See Details

This international traveling exhibit comes to the University of Pittsburgh for a limited time.
This world renowned exhibit features biographies of twenty-two former inmates of the camp in an attempt to "remember the people hidden behind the prisoner uniforms and victim statistics."

Tuesday, February 26

12:00 pm Lecture Series / Brown Bag
Conversations on Europe: World's Fairs & International Expositions
Location:
4217 Wesley W. Posvar Hall
Sponsored by:
European Studies Center and European Union Center of Excellence
See Details

As a part of the ESC’s Year of Global Europe, the ESC will devote this session of its virtual roundtable series to discussing the history of world’s fairs and international expositions. The first of these massive events began in Europe in the nineteenth century and became a way for European nations to showcase technology and their imperial power. In the last century, non-European nations became active participants and hosts. Our panel of experts will explore this change over time and discuss the role of world’s fairs and international expositions yesterday and today. Audience participation is encouraged. To participate remotely, contact irm24@pitt.edu

1:00 pm Workshop
Benshi Workshop
Location:
4130 Posvar Hall
Sponsored by:
Asian Studies Center
4:30 pm Cultural Event/Information Session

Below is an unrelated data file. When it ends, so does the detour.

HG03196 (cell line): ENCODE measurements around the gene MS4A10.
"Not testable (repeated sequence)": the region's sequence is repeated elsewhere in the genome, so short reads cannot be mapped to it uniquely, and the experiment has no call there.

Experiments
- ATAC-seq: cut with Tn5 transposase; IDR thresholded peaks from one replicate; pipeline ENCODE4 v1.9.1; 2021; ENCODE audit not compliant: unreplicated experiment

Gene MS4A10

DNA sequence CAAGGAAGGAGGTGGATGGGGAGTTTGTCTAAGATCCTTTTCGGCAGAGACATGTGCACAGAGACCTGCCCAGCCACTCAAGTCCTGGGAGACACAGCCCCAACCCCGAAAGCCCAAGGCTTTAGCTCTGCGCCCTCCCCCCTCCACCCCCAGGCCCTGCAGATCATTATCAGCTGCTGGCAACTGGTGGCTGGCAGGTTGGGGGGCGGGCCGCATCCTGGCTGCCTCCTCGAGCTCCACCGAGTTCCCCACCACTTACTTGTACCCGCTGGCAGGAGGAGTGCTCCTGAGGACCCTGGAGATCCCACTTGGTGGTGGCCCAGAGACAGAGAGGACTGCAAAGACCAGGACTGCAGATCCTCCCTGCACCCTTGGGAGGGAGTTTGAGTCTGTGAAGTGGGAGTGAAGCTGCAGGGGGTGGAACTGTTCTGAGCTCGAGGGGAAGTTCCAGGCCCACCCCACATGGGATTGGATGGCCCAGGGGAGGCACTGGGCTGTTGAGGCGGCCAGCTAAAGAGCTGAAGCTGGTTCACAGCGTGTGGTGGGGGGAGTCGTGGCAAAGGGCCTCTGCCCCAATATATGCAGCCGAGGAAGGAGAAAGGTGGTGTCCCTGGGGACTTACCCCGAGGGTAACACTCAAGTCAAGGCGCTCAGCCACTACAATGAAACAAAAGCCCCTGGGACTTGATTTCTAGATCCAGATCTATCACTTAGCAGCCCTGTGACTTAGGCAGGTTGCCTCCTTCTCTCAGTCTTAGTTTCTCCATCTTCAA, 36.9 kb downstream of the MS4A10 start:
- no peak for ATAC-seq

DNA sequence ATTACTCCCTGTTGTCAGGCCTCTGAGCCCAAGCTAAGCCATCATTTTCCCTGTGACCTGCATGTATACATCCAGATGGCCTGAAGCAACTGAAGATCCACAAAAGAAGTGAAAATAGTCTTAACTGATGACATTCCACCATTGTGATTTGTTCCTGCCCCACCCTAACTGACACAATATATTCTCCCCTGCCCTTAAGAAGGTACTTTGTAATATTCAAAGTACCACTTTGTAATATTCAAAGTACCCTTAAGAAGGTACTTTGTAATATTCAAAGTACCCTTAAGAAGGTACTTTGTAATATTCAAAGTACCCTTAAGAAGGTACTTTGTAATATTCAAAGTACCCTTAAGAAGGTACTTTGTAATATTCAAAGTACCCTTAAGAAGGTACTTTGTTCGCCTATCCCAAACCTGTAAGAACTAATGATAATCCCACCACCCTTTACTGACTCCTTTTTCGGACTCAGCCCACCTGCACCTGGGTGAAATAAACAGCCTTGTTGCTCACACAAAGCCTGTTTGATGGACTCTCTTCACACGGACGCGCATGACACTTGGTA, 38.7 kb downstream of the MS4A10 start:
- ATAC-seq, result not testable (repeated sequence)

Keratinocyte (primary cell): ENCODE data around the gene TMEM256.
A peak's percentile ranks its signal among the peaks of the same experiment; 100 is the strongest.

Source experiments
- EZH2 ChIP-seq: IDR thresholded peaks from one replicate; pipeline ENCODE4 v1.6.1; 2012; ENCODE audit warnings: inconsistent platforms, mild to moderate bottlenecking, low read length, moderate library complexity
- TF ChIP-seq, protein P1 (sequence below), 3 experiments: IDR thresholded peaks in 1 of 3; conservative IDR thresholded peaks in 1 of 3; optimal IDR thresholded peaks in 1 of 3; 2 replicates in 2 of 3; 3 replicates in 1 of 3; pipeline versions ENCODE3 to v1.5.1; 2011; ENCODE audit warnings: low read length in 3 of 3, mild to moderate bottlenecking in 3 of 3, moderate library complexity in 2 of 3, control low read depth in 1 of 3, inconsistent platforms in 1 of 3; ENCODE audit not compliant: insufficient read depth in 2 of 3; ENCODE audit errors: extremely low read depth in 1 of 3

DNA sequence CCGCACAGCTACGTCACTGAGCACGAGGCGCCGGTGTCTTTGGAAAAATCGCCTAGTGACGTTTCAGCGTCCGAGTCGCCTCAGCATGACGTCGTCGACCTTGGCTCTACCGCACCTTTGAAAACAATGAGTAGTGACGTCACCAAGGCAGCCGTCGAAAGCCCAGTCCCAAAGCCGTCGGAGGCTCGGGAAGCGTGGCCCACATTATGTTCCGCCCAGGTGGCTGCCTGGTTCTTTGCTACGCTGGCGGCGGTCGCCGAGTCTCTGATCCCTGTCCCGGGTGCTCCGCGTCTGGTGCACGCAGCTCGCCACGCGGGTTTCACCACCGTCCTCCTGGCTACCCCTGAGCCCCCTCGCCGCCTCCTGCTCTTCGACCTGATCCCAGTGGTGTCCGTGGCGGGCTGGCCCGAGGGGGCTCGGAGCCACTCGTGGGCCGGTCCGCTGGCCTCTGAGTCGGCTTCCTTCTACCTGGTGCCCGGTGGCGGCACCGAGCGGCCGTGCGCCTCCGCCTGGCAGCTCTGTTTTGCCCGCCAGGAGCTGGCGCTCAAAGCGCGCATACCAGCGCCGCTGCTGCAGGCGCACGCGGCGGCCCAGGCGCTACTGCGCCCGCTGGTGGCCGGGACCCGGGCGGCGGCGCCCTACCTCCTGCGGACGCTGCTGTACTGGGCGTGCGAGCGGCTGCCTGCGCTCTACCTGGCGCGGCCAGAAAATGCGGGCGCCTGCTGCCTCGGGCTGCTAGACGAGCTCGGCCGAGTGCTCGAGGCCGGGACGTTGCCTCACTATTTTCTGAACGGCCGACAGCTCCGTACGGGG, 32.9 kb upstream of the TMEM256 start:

Less-Commonly-Taught-Languages Coffeehouse
Location:
William Pitt Union, Assembly Room
Announced by:
African Studies Program, Center for Latin American Studies, Center for Russian East European and Eurasian Studies, Director's Office and European Studies Center on behalf of Year of Pitt Global and Less-Commonly-Taught-Languages Center
See Details

Take a break from studying and enjoy kaffe and a kanelbullar in Swedish, njugu paak in Swahili, or gazoz in Turkish! Less-Commonly-Taught Languages Center will teach you how to place your order in Hindi, Quechua, Irish, Persian, Greece, Hungary, Haiti, Vietnam, or Ethiopia and more! You will have chance to place your order at the Coffeehouse and enjoy drinks and snacks from around the world.

Check out the event on Facebook!

4:30 pm Workshop
Hot Topics/Global Perspectives
Location:
Hillman Library ground floor (next to Cup and Chaucer)
Sponsored by:
Global Studies Center
See Details

We supply the cookies, you supply the questions, insights, and perspectives on contemporary global issues. Join GSC for these informal monthly conversations about pressing contemporary issues. We begin with current events and seek to draw deeper connections and put these issues in transnational perspective. Student-focused, open to all.

5:30 pm Performance
Benshi Workshop
Location:
125 Frick Fine Arts Auditorium
Sponsored by:
Asian Studies Center
See Details

Japanese Silent Film Screening with Live Performance
Once known as “poets of the dark” benshi brought silent films to live through commentary and vocal performance, giving voice to the characters on screen. Perched on a podium beside the screen, benshi brought films to life. As many as 8000 benshi were performing across the country and the Japanese empire by the 1930s, and their popularity—and power—slowed the introduction of sound film in Japan.